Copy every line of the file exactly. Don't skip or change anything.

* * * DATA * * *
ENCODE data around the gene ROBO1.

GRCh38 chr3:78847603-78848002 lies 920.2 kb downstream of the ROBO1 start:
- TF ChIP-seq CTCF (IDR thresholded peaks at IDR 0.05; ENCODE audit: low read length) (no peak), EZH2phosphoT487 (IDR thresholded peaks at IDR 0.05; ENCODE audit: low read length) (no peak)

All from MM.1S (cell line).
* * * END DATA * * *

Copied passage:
ENCODE data around the gene ROBO1.

GRCh38 chr3:78847603-78848002 lies 920.2 kb downstream of the ROBO1 start:
- TF ChIP-seq CTCF (IDR thresholded peaks at IDR 0.05; ENCODE audit: low read length) (no peak), EZH2phosphoT487 (IDR thresholded peaks at IDR 0.05; ENCODE audit: low read length) (no peak)

All from MM.1S (cell line).